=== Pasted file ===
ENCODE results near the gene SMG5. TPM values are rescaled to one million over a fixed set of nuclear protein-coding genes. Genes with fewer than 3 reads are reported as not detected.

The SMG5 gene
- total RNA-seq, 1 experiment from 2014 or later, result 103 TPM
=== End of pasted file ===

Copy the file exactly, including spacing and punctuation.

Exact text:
ENCODE results near the gene SMG5. TPM values are rescaled to one million over a fixed set of nuclear protein-coding genes. Genes with fewer than 3 reads are reported as not detected.

The SMG5 gene
- total RNA-seq, 1 experiment from 2014 or later, result 103 TPM